Training On a Budget

Ammo is expensive and harder to come by lately.  Things will and are settling down, but we are one nut job away from the gun grabbers pushing a national gun control campaign again.  If that happens, you will see the supply dry up again.  So all that being said, what can you do to keep up your training but not break the bank? 

Dry fire is one thing you can do for sure.  Another is having a clear cut plan as to what you will work on during your range session.  Plinking is great fun.  As a matter of fact, a couple weeks ago we were out at the old family farm (junk yard) spending some quality time with loved ones and that’s what we did.  Blast pop cans with shotguns, shoot bricks with S&W 500’s, and put holes in a car hood.  All good fun, but not specific training.  This is a short blog on my part.  The following is a 100 round range drill created by Clint Smith of Thunder Ranch Inc.  It is an example of training on a budget.  Look it over and print it out to take to the range.  It gives you a little bit of everything to practice and only requires 100 rds.  After that you’ll see my dry fire schedule.  Take a look at it and see if you find anything in there you’d like to copy.  My schedule is pretty involved and takes some time.  Maybe scale it back a bit or spread it out some and don’t do bolt gun work if you don’t shoot bolt action rifles a lot. 


100 rounds of practice

Clint has come up with a simple drill to maintain skill needed for self-defense.

  • Targets

Standard white paper plates and a 3” X 5” index card at 15 yards for all exercises will be used. Stack dinner plates one above the other with the index card placed above the top dinner plate.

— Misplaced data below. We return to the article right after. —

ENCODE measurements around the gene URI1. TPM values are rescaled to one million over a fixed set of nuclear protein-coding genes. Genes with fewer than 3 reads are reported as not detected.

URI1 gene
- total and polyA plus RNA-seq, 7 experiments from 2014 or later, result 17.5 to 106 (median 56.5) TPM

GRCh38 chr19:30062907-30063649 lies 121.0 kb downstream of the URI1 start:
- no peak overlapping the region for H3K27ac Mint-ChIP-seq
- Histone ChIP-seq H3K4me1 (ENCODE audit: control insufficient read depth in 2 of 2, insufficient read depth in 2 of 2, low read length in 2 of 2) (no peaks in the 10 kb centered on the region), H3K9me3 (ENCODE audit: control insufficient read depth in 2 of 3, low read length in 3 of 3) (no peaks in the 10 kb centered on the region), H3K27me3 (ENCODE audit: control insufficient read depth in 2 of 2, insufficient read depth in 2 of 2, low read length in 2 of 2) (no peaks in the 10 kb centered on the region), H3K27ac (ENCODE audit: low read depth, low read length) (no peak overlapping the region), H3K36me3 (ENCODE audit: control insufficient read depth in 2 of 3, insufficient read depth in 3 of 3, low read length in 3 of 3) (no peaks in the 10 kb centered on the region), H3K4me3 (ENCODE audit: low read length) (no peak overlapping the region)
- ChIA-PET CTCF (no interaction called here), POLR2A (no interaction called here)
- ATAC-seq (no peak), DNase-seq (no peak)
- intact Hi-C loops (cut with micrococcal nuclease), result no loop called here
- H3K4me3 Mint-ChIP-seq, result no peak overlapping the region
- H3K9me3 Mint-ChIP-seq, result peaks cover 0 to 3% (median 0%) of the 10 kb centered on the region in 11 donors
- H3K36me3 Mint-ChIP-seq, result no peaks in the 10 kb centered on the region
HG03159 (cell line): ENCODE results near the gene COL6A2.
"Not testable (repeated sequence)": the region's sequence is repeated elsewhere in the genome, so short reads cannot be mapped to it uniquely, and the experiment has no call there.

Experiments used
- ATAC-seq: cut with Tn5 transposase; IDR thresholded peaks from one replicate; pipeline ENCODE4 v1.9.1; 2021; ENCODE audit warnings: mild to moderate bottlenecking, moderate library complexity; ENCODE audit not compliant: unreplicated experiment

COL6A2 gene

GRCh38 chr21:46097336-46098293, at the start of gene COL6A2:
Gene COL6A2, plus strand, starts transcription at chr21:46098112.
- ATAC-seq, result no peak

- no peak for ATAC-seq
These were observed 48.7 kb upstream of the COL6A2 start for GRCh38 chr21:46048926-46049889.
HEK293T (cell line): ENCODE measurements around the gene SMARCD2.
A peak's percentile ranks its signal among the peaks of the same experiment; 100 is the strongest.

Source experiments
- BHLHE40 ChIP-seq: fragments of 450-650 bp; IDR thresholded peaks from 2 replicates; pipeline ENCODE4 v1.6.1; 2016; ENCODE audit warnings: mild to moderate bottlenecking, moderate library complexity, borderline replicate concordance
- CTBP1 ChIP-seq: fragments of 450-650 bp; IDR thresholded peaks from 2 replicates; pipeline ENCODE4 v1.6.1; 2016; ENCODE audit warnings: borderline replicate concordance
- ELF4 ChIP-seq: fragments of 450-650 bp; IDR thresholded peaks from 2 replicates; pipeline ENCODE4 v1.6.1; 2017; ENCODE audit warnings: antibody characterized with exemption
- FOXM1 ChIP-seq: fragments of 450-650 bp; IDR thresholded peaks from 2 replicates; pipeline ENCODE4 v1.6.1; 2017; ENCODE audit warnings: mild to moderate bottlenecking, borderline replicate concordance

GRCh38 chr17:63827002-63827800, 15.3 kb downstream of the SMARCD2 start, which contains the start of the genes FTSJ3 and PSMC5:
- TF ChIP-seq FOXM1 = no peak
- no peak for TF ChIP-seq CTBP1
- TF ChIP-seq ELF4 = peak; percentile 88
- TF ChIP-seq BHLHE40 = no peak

• Marksmanship

Shoot well not fast

  1. From the ready position fire 10 singles on chosen target.
  2. From the ready position fire 5 sighted doubles.

(Practice your trigger reset.)

  • Loading

Put one round in your handgun, fire, when the gun goes empty keep the muzzle on the target and reload.

An empty gun is not bad luck; it’s simply a reality of being in a fight.

Keep the gun between you and the target and reload. Do this drill 10 times.

  • Non-Compliant Threats

From the ready position fire 2 shots on the center plate and 1 shot on the card. Do this 2 times.

Fire 3 shots on the center plate and 1 on the card. Do this 2 times.

Fire 2 shots on the center plate, 2 shots on the lower plate and 1 shot on the card. Do this 1 time.

Slow down for your head shots. “Remember the head is not a smaller target, it’s just different.”

  • Drawing

Practice our drawing stroke smoothly, speed comes with practice. Fast is spelled SMOOOOTH.

With an UNLOADED firearm draw 10 to 15 times correctly, and smoothly, following through to include a sight picture and hammer fall. (Remember your dry fire practice rules.)

Load, draw and fire 10 singles, holstering between shots. Remember safety on and finger straight while holstering.

While drawing take one step back and fire 1 shot. Do this 10 times.

Remember: M & M. “Maximize the distance, minimize the threat.

  • Malfunctions

“Fights and family vacations have something in common, they rarely come out the way they were planned.”

Leave the magazine unseated with one in the chamber and fire when ready.